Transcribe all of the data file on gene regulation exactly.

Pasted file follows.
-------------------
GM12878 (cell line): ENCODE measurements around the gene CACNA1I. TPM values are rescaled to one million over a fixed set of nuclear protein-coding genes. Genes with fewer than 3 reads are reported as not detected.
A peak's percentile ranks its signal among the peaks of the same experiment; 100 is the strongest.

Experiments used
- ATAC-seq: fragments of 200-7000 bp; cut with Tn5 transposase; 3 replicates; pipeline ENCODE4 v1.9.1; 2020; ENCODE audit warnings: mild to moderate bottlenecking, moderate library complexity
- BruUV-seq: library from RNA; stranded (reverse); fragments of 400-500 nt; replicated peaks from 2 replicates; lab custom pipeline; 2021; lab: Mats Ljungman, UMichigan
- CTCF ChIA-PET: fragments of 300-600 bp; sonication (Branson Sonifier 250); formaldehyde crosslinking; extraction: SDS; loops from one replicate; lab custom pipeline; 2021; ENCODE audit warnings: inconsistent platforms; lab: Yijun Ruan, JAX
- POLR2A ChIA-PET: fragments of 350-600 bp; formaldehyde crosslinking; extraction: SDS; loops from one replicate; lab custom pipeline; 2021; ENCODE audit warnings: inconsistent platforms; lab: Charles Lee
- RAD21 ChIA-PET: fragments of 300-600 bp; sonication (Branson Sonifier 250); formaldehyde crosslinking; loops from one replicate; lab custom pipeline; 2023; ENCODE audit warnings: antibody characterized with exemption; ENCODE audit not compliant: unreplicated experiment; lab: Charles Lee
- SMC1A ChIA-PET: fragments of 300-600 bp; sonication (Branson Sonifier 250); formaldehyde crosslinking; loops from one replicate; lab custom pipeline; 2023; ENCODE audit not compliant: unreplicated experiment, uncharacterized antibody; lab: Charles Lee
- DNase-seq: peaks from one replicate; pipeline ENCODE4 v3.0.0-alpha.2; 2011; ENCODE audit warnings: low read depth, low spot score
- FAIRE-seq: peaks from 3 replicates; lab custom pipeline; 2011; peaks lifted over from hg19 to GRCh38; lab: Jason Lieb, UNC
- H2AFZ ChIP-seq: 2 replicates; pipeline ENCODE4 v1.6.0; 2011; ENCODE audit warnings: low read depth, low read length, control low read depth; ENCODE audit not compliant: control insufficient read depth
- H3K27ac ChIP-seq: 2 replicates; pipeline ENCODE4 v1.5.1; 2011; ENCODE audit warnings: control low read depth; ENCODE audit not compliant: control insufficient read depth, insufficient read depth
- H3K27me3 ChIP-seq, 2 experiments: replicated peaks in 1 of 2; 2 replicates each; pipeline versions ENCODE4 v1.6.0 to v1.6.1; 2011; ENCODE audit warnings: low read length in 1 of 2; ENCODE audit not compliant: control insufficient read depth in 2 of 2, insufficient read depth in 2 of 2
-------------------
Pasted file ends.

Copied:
GM12878 (cell line): ENCODE measurements around the gene CACNA1I. TPM values are rescaled to one million over a fixed set of nuclear protein-coding genes. Genes with fewer than 3 reads are reported as not detected.
A peak's percentile ranks its signal among the peaks of the same experiment; 100 is the strongest.

Experiments used
- ATAC-seq: fragments of 200-7000 bp; cut with Tn5 transposase; 3 replicates; pipeline ENCODE4 v1.9.1; 2020; ENCODE audit warnings: mild to moderate bottlenecking, moderate library complexity
- BruUV-seq: library from RNA; stranded (reverse); fragments of 400-500 nt; replicated peaks from 2 replicates; lab custom pipeline; 2021; lab: Mats Ljungman, UMichigan
- CTCF ChIA-PET: fragments of 300-600 bp; sonication (Branson Sonifier 250); formaldehyde crosslinking; extraction: SDS; loops from one replicate; lab custom pipeline; 2021; ENCODE audit warnings: inconsistent platforms; lab: Yijun Ruan, JAX
- POLR2A ChIA-PET: fragments of 350-600 bp; formaldehyde crosslinking; extraction: SDS; loops from one replicate; lab custom pipeline; 2021; ENCODE audit warnings: inconsistent platforms; lab: Charles Lee
- RAD21 ChIA-PET: fragments of 300-600 bp; sonication (Branson Sonifier 250); formaldehyde crosslinking; loops from one replicate; lab custom pipeline; 2023; ENCODE audit warnings: antibody characterized with exemption; ENCODE audit not compliant: unreplicated experiment; lab: Charles Lee
- SMC1A ChIA-PET: fragments of 300-600 bp; sonication (Branson Sonifier 250); formaldehyde crosslinking; loops from one replicate; lab custom pipeline; 2023; ENCODE audit not compliant: unreplicated experiment, uncharacterized antibody; lab: Charles Lee
- DNase-seq: peaks from one replicate; pipeline ENCODE4 v3.0.0-alpha.2; 2011; ENCODE audit warnings: low read depth, low spot score
- FAIRE-seq: peaks from 3 replicates; lab custom pipeline; 2011; peaks lifted over from hg19 to GRCh38; lab: Jason Lieb, UNC
- H2AFZ ChIP-seq: 2 replicates; pipeline ENCODE4 v1.6.0; 2011; ENCODE audit warnings: low read depth, low read length, control low read depth; ENCODE audit not compliant: control insufficient read depth
- H3K27ac ChIP-seq: 2 replicates; pipeline ENCODE4 v1.5.1; 2011; ENCODE audit warnings: control low read depth; ENCODE audit not compliant: control insufficient read depth, insufficient read depth
- H3K27me3 ChIP-seq, 2 experiments: replicated peaks in 1 of 2; 2 replicates each; pipeline versions ENCODE4 v1.6.0 to v1.6.1; 2011; ENCODE audit warnings: low read length in 1 of 2; ENCODE audit not compliant: control insufficient read depth in 2 of 2, insufficient read depth in 2 of 2